I’ve seen a lot of “scientific” panics ginned up from nonexistent or scanty evidence over the last several decades. There’s a pattern to these episodes, a characteristic stench that becomes recognizable after a while. I’ll describe some of the indicia, which I’ve culled from episodes like the Alar scare, the ozone-hole brouhaha, the AIDS panic (are you old enough to remember when it was predicted to become endemic among heterosexuals in the U.S.?), acid rain, and even the great global cooling flap of 1975.AGW/CC was obviously bogus from the very start, which is why it has been so laughably easy to predict the failures of its models and anticipate its scandals. It is interesting to note how many other aspects of science are easily shown to be junk science this way, beginning with TE(p)NSBMGDaGF and including other notorious non-sciences such as string theory and macroeconomics.
So. Here is a non-exclusive list of seven eight symptoms to watch out for:
Science by press release. It’s never, ever a good sign when ‘scientists’ announce dramatic results before publishing in a peer-reviewed journal. When this happens, we generally find out later that they were either self-deluded or functioning as political animals rather than scientists. This generalizes a bit; one should also be suspicious of, for example, science first broadcast by congressional testimony or talk-show circuit.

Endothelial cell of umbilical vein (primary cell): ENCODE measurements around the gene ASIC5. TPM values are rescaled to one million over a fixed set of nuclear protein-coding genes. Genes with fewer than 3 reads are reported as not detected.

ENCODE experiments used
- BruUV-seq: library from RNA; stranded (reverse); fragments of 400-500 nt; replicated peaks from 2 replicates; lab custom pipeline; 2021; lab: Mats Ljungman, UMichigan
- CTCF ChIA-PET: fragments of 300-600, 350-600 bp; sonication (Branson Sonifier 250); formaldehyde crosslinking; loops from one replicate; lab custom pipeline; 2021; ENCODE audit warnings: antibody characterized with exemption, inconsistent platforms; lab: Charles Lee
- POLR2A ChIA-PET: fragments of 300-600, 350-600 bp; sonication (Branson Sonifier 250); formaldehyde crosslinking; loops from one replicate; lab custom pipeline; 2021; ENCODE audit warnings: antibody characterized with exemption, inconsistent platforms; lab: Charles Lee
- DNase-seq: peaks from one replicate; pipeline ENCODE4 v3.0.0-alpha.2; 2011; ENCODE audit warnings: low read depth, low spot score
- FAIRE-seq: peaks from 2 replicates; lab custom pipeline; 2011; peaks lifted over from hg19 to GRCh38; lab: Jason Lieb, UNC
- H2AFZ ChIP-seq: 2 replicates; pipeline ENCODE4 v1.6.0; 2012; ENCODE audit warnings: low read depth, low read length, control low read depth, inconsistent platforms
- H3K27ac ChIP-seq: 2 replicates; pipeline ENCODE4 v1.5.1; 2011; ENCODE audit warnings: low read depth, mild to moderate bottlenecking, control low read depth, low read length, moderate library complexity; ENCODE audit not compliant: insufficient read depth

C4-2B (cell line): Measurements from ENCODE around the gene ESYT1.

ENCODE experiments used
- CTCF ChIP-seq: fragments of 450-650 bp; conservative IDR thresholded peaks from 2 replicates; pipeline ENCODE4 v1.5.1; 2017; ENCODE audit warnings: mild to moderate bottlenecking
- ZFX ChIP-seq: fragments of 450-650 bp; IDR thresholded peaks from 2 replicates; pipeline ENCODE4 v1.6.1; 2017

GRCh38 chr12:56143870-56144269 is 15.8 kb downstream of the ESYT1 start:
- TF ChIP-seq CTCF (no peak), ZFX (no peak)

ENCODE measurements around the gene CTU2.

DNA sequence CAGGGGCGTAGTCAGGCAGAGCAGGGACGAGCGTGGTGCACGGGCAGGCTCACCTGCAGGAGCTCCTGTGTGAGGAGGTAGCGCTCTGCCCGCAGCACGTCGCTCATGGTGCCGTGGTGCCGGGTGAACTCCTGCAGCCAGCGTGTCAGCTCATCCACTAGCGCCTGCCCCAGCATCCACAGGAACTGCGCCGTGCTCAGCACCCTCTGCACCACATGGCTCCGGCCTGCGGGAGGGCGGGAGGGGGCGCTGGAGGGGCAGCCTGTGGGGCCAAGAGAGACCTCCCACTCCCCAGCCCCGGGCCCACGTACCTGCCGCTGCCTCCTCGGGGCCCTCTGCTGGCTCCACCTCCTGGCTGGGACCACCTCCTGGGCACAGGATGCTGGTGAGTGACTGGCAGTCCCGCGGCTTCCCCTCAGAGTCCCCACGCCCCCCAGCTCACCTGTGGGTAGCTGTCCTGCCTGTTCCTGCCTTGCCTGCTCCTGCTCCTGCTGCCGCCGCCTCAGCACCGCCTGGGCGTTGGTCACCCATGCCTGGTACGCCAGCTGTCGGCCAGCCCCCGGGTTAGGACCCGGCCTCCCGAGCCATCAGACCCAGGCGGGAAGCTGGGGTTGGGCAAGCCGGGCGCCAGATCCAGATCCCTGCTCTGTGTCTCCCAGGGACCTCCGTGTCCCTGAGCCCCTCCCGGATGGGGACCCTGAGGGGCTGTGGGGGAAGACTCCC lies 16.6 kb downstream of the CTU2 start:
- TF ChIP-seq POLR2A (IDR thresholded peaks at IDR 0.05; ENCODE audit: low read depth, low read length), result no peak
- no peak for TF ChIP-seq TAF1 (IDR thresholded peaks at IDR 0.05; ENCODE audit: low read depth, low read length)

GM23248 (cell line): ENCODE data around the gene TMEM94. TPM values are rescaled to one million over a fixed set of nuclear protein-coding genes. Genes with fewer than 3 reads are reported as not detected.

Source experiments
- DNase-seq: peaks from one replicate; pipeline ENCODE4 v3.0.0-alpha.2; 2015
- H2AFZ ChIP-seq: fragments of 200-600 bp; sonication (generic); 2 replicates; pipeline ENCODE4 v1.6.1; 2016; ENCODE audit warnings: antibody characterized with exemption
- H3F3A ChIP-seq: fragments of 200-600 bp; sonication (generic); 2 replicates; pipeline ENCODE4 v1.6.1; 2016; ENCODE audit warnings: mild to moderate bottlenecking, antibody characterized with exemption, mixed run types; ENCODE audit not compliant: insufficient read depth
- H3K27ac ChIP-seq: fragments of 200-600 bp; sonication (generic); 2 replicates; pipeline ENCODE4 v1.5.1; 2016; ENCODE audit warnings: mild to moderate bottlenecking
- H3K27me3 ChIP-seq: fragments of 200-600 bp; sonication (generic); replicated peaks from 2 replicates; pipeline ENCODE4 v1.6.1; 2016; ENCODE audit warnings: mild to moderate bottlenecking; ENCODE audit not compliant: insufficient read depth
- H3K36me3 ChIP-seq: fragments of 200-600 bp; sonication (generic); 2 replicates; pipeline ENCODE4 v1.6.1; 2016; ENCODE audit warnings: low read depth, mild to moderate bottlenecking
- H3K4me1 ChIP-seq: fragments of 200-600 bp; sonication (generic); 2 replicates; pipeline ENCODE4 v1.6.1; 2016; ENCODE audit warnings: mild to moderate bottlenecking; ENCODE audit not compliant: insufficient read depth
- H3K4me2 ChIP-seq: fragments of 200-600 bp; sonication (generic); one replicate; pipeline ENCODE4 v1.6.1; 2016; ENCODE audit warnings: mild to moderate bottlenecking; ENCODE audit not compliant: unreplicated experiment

Rhetoric that mixes science with the tropes of eschatological panic. When the argument for theory X slides from “theory X is supported by evidence” to “a terrible catastrophe looms over us if theory X is true, therefore we cannot risk disbelieving it”, you can be pretty sure that X is junk science. Consciously or unconsciously, advocates who say these sorts of things are trying to panic the herd into stampeding rather than focusing on the quality of the evidence for theory X.
Rhetoric that mixes science with the tropes of moral panic. When the argument for theory X slides from “theory X is supported by evidence” to “only bad/sinful/uncaring people disbelieve theory X”, you can be even more sure that theory X is junk science. Consciously or unconsciously, advocates who say these sorts of things are trying to induce a state of preference falsification in which people are peer-pressured to publicly affirm a belief in theory X in spite of private doubts.
Consignment of failed predictions to the memory hole. It’s a sign of sound science when advocates for theory X publicly acknowledge failed predictions and explain why they think they can now make better ones. Conversely, it’s a sign of junk science when they try to bury failed predictions and deny they ever made them.
This quote in the comments was particularly apt: "Prediction is everything, and it must work more than once. Explaining everything after the fact is merely making up complicated stories."